200 years of Dickens’ social conscience

So, Charles Dickens didn’t put his wife into an asylum – but he did separate from her and destroy her happiness; he was a family man and loved and supported his children – but he did send all the boys far away as young men; he was famous and rich at a very young age – but he worked himself to death unnecessarily.

Lucinda Dickens Hawksley, the great-great-great granddaughter of Charles Dickens, at Mayfair LibraryWe learnt these facts and anecdotes from a fascinating talk at Mayfair Library by Lucinda Dickens Hawksley, the great-great-great granddaughter of Charles Dickens.  Lucinda is an author in her own right and has written biographies about artists and models from the pre-Raphaelite period, travel and history of London books as well as her fabulous book on Dickens published for his bi-centenary.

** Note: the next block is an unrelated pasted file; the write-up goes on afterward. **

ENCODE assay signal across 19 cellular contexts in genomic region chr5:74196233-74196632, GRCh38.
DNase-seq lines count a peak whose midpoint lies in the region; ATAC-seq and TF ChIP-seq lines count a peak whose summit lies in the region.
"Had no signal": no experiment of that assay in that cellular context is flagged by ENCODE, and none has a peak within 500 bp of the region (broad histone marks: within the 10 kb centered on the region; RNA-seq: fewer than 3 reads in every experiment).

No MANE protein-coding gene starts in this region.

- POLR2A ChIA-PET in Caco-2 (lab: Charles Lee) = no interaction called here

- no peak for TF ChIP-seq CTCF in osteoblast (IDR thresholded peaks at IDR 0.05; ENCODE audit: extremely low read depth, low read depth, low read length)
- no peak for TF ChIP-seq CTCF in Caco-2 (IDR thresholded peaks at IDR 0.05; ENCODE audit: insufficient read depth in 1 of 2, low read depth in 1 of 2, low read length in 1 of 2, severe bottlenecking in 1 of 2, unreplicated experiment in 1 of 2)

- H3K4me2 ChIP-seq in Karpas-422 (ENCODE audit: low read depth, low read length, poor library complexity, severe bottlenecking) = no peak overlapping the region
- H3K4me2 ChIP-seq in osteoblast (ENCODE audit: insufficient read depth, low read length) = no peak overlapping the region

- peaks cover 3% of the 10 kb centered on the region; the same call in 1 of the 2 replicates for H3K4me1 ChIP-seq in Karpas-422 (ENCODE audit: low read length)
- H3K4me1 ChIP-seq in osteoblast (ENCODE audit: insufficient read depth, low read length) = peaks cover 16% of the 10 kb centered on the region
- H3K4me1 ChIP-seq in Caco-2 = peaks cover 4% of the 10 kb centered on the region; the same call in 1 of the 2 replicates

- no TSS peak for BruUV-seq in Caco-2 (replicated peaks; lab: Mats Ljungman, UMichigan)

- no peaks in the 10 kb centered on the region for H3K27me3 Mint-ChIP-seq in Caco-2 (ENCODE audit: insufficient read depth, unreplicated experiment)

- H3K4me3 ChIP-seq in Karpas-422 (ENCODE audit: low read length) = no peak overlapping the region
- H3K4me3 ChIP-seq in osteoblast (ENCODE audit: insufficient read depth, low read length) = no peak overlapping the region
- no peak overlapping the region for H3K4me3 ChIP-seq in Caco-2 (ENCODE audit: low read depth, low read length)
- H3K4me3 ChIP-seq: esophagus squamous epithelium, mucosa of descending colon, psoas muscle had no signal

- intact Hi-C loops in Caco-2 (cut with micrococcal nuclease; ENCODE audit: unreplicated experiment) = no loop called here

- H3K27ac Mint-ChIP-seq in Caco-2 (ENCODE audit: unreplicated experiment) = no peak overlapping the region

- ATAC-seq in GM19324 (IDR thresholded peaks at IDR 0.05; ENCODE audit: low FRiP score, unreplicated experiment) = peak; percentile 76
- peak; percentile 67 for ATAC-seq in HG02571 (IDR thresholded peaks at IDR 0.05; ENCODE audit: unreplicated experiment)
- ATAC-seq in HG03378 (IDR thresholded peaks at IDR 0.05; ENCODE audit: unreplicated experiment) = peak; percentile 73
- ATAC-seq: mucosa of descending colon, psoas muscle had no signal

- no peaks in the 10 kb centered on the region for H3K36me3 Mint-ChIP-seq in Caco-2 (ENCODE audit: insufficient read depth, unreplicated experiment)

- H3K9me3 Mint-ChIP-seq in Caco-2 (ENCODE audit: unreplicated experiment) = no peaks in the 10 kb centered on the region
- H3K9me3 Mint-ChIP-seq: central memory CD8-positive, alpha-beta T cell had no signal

Lucinda was very pleased with the lovely audience of 43 who had many questions, and she has suggested she come back in the autumn and talk about her other passion – the pre-Raphaelite artists, to tie in with the exhibition opening at Tate Britain in September.

Look out for further details – you heard it here first!

[Katrina]

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One response to “200 years of Dickens’ social conscience

  1. Pingback: Mayfair muses | Books & the City

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